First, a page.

Interactive tool to predict future days above 100 degrees


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With a new web-based platform, users can see hot day projections for many U.S. cities and towns. (Climate Central)
Jenna Ladd| August 18, 2017

By now it’s common knowledge that as greenhouse gases continue to accumulate in our atmosphere, intensely high temperatures are likely to occur more frequently.

But Climate Central, a climate research and news organization, has developed a way for residents of the continental U.S. to see exactly how much their communities will be affected. The interactive tool allows users to type in the name of their city or town and view the average number of days that will exceed specific temperature thresholds in 2050, 2075 and 2100.

The analysis includes data for nearly 30,000 cities and towns of various sizes from across the continental U.S. Each graph provides two possible outcomes: one in which greenhouse gas emissions continue as usual and one in which they are moderately curtailed.

Researchers based their projections on aggregated data from 21 global climate models.

At present, Des Moines experiences an average of zero days per year when the actual temperature is above 100 degrees Fahrenheit. According to this study, the city will likely see 15 days annually that exceed the temperature threshold in 2050 and up to 30 per year in 2100.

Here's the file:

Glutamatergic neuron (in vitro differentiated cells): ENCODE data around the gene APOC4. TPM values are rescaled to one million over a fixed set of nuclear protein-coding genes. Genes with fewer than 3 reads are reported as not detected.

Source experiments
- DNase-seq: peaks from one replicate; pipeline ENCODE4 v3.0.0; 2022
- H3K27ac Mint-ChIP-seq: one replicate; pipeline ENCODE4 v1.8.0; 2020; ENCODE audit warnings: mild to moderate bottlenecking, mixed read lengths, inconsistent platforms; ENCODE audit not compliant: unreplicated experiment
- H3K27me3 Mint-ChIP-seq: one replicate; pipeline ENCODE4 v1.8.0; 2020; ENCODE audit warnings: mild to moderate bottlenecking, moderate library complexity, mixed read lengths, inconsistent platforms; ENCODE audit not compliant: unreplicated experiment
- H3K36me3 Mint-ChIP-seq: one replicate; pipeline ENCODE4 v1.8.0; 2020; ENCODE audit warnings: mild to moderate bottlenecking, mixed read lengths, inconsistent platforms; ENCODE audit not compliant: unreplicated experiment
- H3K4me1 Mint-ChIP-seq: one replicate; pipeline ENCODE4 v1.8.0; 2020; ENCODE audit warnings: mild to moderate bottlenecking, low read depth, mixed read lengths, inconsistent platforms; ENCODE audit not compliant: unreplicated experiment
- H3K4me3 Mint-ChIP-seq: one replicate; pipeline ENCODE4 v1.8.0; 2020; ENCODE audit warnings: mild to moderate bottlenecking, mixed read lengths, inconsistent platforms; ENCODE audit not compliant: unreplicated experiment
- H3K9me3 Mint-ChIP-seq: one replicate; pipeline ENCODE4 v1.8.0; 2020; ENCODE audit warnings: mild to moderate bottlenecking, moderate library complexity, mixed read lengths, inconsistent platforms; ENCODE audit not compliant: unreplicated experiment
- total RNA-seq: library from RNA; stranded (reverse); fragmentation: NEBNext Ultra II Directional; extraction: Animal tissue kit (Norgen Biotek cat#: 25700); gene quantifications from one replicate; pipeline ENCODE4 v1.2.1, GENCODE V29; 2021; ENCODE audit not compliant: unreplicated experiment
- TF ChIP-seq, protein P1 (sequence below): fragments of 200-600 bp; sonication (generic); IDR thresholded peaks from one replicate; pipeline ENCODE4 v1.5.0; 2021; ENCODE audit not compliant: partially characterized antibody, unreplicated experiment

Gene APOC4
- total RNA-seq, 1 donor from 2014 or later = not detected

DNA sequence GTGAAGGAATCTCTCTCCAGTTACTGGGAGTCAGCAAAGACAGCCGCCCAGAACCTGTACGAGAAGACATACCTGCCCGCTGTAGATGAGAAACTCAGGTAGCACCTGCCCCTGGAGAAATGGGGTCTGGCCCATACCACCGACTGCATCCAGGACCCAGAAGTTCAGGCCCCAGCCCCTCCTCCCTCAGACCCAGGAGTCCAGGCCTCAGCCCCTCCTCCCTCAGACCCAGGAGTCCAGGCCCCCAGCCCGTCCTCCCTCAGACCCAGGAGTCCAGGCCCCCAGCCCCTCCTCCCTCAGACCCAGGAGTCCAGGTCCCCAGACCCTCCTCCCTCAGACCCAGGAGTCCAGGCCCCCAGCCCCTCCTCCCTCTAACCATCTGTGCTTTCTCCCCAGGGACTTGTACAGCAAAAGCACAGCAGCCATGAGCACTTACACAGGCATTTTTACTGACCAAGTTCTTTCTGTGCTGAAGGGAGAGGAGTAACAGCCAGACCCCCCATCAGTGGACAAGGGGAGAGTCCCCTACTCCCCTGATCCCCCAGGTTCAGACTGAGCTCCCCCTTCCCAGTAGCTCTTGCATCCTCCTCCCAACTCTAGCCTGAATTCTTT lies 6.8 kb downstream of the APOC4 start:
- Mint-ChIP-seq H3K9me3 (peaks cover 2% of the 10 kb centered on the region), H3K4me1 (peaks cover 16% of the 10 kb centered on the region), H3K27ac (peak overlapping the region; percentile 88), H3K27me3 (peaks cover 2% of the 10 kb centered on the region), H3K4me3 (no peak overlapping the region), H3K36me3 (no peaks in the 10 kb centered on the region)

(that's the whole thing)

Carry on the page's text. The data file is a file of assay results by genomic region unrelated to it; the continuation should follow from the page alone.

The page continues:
This year is on track to be the hottest year ever, followed by 2016, 2015, and 2014, respectively.

Lyme disease more common due to climate change


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Deer ticks thrive in hot and humid forested areas. (flickr/Joslyn Gallant)
Jenna Ladd| August 17, 2017

As temperatures and humidity rise in the United States, conditions are becoming more favorable for disease-carrying deer ticks.

The U.S. Environmental Protection Agency (EPA) reports that climate change has expanded the geographical range of ticks. Deer ticks specifically are most active when temperatures are above 45 degrees Fahrenheit and humidity is at least 85 percent. As temperatures and humidity rise in many parts of North America, so too are tick populations. The EPA reports that the incidence of Lyme disease in the U.S. has doubled since 1991.